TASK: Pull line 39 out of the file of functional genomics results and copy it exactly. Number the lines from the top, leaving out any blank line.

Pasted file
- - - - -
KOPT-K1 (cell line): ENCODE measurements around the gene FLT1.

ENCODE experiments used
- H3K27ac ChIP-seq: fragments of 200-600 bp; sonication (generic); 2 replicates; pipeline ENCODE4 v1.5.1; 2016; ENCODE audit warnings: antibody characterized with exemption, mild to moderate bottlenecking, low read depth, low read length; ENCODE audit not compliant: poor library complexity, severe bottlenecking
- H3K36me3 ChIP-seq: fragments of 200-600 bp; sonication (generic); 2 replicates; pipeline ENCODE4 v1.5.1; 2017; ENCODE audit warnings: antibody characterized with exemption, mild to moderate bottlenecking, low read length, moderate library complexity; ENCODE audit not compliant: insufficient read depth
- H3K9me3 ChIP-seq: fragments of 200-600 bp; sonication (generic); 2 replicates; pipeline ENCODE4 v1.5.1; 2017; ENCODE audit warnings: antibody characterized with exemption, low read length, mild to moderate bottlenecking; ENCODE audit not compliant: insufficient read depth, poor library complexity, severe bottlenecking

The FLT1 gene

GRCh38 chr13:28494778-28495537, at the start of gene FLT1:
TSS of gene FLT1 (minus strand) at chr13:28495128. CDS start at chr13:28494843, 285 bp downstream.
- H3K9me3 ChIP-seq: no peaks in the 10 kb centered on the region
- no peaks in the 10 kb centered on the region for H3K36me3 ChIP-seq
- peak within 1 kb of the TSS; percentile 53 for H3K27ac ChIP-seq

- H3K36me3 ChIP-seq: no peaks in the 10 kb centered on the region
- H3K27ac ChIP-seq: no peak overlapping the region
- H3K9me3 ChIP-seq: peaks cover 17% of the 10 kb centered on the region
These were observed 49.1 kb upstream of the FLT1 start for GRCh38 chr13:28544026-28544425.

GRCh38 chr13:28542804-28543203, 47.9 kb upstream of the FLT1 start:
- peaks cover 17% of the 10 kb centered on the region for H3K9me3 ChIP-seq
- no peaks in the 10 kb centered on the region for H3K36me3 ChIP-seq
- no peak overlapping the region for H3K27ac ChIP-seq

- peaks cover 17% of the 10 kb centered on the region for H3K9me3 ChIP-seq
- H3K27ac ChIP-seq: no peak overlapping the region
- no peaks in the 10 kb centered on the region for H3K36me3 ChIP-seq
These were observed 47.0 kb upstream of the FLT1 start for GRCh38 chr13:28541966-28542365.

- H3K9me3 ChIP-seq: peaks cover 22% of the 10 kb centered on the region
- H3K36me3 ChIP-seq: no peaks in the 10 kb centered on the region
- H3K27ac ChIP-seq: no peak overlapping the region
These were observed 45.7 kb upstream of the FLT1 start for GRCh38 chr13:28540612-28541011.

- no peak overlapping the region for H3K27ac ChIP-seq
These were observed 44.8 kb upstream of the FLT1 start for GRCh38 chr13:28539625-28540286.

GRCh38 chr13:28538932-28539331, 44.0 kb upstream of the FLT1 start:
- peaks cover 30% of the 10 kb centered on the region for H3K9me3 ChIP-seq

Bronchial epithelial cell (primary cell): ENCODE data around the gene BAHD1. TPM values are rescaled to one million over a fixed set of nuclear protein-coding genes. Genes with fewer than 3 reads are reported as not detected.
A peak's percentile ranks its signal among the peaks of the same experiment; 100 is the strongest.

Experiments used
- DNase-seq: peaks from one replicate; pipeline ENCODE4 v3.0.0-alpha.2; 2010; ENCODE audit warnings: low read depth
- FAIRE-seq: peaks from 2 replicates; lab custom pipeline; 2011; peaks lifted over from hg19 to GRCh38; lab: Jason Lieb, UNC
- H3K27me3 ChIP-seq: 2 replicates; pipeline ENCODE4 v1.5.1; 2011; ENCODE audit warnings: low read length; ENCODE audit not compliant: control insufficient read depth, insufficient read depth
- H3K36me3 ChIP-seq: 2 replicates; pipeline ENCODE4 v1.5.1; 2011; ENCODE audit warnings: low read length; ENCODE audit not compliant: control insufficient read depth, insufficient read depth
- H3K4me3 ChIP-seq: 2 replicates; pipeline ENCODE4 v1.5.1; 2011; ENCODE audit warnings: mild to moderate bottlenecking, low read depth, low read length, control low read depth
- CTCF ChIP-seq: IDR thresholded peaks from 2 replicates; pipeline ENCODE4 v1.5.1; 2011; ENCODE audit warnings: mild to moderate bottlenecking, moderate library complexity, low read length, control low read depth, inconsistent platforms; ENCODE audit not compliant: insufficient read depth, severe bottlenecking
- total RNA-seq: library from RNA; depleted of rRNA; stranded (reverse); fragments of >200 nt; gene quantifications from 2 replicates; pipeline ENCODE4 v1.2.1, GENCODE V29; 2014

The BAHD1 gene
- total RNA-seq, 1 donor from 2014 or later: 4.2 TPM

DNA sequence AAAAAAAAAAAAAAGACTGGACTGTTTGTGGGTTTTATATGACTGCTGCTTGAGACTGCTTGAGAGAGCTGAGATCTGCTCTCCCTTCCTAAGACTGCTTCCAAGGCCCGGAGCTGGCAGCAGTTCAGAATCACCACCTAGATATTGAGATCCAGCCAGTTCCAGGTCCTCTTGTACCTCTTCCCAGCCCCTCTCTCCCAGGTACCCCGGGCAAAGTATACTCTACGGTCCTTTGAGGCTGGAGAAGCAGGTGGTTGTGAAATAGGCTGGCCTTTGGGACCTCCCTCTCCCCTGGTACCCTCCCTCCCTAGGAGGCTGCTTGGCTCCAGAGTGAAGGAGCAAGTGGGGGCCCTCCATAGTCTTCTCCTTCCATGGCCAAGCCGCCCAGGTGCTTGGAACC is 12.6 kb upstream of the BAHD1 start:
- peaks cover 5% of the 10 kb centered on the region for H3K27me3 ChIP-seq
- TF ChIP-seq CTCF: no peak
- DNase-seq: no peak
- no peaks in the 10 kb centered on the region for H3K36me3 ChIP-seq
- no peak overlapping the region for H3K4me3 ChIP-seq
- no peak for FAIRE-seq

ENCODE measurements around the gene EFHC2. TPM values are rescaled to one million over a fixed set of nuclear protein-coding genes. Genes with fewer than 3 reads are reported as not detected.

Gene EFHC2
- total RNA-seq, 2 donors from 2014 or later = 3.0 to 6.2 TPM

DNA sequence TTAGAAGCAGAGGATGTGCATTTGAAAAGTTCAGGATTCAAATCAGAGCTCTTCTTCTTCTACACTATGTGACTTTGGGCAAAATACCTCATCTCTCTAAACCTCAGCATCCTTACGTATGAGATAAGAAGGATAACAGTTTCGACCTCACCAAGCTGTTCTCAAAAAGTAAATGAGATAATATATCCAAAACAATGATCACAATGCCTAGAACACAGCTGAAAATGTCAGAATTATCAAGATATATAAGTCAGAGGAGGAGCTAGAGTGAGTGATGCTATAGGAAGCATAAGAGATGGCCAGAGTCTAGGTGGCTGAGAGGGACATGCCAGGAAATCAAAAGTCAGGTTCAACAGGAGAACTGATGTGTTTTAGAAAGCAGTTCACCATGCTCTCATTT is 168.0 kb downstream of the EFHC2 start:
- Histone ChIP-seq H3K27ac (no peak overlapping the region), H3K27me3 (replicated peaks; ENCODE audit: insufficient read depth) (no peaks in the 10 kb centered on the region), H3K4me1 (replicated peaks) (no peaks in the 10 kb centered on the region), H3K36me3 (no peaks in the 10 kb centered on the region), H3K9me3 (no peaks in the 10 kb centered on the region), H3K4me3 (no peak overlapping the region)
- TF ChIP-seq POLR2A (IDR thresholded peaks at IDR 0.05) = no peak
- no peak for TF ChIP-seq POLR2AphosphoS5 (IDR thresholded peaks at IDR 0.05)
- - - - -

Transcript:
- H3K4me3 ChIP-seq: 2 replicates; pipeline ENCODE4 v1.5.1; 2011; ENCODE audit warnings: mild to moderate bottlenecking, low read depth, low read length, control low read depth